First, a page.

Pelosi, who has taken frequent swipes at Trump since he was a candidate, laid off the president during her weekly news conference Thursday. "The world we live in is a giant kaleidoscope. One day, certain factors are in the design ... you never know,” she said. “So everybody you work with is a resource to you, or can be, so you want to have your debate and your engagement in a way that always recognizes that this person can be a resource in the next debate.”
Even as Pelosi touched on some of the major political conflicts that came about during the congressional recess, like the white supremacist rally and resulting violence in Charlottesville, Virginia, she took a muted approach to Trump, even saying that the president indicated he would sign a version of the DREAM Act that she suggested would be amenable to her conference.
"Let's hope that this is a sign of something to come, but you never know where your shared interest might be," Pelosi added when asked if this week’s deal with Trump was the start of a renewed relationship with the president.
Pelosi and Schumer did meet with a number of immigration and other progressive groups on Thursday to talk about next steps in addressing DACA, a senior House Democratic aide said. "There is definitely a way forward on [DACA], I think it's just finding the right formulation."
The aide also defended the arrangement leadership made with Trump. "Obviously [aid for Hurricane] Harvey had to be tied to the debt ceiling because of the fuse that it's on," the aide said. "If we don't have the debt ceiling and the CR [a bill to temporarily fund the government] line up, there's no reason for Republicans to work with us on anything for the rest of the year. It kills leverage for the rest of the year."
Pelosi also got some praise on the budget deal from a more typical adversary: Ohio Democrat Rep. Tim Ryan, who unsuccessfully ran against her for leadership. "Obviously, I think it’s everyone's priority to figure out how to take care of DACA, but I think we have an obligation with these natural disasters to deliver in the quickest way possible, so you know, I commend Nancy and Chuck,” he told BuzzFeed News.
Senate Democratic aides argued that Wednesday’s deal was made with a DACA fix in mind, believing that the agreement helps create the pressure to get that included in December. "The deal is designed to maximize our leverage to get our protection for DREAMers,” said one of the aides. “It was going to be difficult to do this quickly ... we think this is the most effective way to get that done."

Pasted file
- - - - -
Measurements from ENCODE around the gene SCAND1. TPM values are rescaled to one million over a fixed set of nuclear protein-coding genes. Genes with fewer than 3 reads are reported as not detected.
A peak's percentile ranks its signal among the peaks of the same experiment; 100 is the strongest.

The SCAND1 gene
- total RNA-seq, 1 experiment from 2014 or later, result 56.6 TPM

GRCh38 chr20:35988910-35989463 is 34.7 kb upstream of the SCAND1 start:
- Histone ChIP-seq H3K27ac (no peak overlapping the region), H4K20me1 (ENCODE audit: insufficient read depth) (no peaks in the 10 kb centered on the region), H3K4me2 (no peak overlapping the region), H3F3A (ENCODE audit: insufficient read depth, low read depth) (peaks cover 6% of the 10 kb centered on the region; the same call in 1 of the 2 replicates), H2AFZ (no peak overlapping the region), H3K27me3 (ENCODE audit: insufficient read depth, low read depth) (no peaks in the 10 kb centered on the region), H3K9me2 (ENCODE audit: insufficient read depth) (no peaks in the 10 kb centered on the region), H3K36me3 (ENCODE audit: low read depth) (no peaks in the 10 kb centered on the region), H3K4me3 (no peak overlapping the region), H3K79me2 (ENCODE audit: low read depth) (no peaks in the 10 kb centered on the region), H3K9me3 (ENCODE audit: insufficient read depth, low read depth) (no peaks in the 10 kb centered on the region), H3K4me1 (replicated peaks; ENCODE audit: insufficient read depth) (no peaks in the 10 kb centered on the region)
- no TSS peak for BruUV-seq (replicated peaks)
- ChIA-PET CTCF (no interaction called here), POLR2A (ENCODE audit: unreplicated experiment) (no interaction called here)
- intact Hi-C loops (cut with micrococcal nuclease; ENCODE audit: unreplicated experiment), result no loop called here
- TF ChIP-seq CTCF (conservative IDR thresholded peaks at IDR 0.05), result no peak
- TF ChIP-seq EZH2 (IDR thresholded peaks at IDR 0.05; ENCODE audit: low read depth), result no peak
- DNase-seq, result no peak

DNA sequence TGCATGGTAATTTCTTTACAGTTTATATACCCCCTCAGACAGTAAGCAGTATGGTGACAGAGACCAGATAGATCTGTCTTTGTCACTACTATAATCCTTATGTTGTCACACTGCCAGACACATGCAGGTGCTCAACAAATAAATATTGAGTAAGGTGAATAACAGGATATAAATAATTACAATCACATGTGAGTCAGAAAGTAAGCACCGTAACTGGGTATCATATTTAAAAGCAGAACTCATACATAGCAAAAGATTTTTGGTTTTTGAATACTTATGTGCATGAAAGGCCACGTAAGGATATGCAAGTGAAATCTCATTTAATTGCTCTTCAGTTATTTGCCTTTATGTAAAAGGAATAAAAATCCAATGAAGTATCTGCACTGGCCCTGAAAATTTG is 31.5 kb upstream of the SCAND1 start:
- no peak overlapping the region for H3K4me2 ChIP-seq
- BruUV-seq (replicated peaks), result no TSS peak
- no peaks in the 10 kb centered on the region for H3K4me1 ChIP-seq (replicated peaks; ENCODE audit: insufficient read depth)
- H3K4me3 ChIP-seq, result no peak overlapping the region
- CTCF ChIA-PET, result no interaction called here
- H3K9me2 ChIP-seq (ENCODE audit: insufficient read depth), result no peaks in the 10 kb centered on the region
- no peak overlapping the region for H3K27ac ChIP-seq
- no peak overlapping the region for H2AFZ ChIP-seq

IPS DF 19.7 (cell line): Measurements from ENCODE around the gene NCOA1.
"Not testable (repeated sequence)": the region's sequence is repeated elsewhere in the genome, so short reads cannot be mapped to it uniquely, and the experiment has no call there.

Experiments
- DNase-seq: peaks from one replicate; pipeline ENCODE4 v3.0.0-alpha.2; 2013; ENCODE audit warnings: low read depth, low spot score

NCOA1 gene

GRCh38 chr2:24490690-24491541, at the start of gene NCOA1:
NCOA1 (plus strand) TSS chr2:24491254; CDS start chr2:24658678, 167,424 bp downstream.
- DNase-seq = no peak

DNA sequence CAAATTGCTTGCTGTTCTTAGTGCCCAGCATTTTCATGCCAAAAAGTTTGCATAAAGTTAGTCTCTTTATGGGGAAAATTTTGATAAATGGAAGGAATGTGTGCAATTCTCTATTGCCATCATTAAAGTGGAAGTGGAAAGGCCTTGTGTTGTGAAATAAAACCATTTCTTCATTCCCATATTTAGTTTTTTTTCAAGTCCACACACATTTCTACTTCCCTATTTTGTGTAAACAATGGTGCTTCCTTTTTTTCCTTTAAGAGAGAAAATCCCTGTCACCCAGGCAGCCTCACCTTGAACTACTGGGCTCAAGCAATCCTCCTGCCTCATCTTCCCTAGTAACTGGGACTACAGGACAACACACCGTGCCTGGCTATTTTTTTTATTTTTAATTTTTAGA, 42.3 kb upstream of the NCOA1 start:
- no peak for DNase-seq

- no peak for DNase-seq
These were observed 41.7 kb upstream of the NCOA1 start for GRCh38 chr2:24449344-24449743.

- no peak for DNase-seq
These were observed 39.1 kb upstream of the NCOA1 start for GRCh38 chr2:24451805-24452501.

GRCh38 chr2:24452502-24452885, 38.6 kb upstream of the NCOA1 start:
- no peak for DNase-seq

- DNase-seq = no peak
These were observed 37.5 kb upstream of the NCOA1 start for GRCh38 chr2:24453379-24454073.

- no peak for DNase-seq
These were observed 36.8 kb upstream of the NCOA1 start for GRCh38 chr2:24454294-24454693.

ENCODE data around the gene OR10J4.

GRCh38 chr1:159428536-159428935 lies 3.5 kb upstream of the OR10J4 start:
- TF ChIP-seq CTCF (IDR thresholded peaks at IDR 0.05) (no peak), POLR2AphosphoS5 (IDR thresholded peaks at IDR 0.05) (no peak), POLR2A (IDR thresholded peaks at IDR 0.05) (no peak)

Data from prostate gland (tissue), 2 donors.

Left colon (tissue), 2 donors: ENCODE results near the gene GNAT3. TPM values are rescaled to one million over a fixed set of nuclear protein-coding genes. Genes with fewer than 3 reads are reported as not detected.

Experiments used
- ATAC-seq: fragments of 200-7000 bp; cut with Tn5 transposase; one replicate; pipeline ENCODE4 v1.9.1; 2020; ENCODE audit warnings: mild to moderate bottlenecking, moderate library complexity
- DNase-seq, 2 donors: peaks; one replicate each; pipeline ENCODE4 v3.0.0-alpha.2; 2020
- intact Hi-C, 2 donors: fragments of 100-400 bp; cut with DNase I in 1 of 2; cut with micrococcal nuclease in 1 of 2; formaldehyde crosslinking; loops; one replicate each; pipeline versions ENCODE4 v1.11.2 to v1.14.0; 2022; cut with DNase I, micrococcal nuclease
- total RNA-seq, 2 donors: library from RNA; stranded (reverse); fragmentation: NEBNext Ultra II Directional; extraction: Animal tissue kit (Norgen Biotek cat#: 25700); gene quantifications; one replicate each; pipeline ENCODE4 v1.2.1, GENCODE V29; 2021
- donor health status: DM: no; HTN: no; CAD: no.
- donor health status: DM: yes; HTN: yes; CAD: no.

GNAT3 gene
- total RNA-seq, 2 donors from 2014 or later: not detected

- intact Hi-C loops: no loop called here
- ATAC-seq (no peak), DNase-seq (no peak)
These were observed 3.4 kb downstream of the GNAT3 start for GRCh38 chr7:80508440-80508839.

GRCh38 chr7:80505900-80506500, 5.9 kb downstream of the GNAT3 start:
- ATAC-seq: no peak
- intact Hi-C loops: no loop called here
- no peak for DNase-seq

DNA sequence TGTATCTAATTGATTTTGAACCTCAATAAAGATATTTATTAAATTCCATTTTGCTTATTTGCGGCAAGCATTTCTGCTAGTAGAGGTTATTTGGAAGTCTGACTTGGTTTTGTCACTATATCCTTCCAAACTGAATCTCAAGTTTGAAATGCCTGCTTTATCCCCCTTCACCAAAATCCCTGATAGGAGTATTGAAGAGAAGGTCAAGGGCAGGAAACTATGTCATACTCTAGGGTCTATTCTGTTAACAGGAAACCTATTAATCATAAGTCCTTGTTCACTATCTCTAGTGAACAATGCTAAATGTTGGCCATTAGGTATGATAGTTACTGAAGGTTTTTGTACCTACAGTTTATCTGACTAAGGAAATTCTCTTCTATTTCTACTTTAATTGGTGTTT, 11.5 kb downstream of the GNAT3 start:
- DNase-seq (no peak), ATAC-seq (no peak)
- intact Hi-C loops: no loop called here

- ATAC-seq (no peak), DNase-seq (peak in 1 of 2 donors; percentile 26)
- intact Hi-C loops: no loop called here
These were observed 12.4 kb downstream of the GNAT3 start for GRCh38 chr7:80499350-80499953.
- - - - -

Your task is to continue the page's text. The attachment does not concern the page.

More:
"I don't even understand the nature of being frustrated when Democrats got exactly what they wanted," the aide said.
A national Democratic strategist involved in Senate races said although Democrats working with Trump now "could feel like whiplash, it's also momentary. Democrats aren't going to step aside and let Trump deport kids or say, 'Go build a wall!'"
"When we have the opportunity to do the right thing for constituents, we're going to the right thing," the strategist said. "But that doesn't mean we're going to give Trump a pass."
Another Senate Democratic aide argued that the deal does not cut against Democrats’ anti-Trump messaging, because it was "a process deal, not substance."
"Unless there’s a shift on the substantive issues he’s pursuing, i.e. the wall etc, we will be back in the same place we have been in for seven months," the aide said in an email.
New York Rep. Sean Patrick Maloney also said Democrats got the better end of the deal this week, but the party has to stay focused on DACA. "The president got rolled. Time will tell whether our other priorities will work out as well, but DACA is a critical priority and I think all of us feel we can't take our eye off that ball," he said. "The president pretty much caved yesterday."
Asked if there was a concern about being seen working too closely with Trump, Maloney added, "I don't think about it that way. You either get a good result or you don't, everything else is bullshit. So this was a good result for now, but we have to win on DACA, and that's the bottom line."
Alexis Levinson contributed reporting.